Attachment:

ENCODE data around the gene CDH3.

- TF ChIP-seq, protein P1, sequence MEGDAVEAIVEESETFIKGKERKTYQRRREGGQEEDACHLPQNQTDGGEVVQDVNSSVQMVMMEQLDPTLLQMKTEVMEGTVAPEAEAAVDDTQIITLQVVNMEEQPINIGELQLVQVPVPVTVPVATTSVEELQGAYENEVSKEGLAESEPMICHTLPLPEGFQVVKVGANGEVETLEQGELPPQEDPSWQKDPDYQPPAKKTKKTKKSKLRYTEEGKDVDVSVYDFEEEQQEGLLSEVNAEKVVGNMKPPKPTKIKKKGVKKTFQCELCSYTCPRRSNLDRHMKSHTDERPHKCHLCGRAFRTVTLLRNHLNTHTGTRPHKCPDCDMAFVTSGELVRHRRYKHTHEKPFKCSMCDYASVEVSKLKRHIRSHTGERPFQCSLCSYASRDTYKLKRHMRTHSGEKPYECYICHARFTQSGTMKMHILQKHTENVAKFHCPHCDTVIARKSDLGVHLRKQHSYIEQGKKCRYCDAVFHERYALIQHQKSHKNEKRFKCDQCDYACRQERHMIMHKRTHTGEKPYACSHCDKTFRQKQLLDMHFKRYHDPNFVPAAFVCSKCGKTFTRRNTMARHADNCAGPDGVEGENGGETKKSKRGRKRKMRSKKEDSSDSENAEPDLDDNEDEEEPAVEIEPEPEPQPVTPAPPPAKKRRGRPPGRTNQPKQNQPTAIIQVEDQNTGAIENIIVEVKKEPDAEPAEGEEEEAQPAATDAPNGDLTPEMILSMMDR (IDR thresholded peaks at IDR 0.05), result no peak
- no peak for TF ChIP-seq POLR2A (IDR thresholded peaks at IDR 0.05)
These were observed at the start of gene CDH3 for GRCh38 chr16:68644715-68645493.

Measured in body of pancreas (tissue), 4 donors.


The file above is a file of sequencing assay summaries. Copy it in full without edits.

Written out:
ENCODE data around the gene CDH3.

- TF ChIP-seq, protein P1, sequence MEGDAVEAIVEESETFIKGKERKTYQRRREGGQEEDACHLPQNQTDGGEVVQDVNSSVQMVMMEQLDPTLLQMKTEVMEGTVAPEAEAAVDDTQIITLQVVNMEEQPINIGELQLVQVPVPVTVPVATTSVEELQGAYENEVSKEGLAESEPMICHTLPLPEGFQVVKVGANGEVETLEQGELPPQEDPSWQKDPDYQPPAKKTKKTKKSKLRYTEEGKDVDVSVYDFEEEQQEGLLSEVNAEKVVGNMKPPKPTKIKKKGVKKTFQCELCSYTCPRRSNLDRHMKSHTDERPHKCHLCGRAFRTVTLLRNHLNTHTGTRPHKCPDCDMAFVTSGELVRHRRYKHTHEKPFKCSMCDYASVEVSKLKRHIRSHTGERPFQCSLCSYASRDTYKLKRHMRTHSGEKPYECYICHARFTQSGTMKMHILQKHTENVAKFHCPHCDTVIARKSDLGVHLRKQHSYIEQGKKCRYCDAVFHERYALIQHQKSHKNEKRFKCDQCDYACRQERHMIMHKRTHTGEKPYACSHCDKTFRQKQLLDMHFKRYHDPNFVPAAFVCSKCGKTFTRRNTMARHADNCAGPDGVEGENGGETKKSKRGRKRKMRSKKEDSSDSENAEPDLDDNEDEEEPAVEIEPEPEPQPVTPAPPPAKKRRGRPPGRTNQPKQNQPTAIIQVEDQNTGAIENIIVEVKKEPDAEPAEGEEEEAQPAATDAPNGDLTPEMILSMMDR (IDR thresholded peaks at IDR 0.05), result no peak
- no peak for TF ChIP-seq POLR2A (IDR thresholded peaks at IDR 0.05)
These were observed at the start of gene CDH3 for GRCh38 chr16:68644715-68645493.

Measured in body of pancreas (tissue), 4 donors.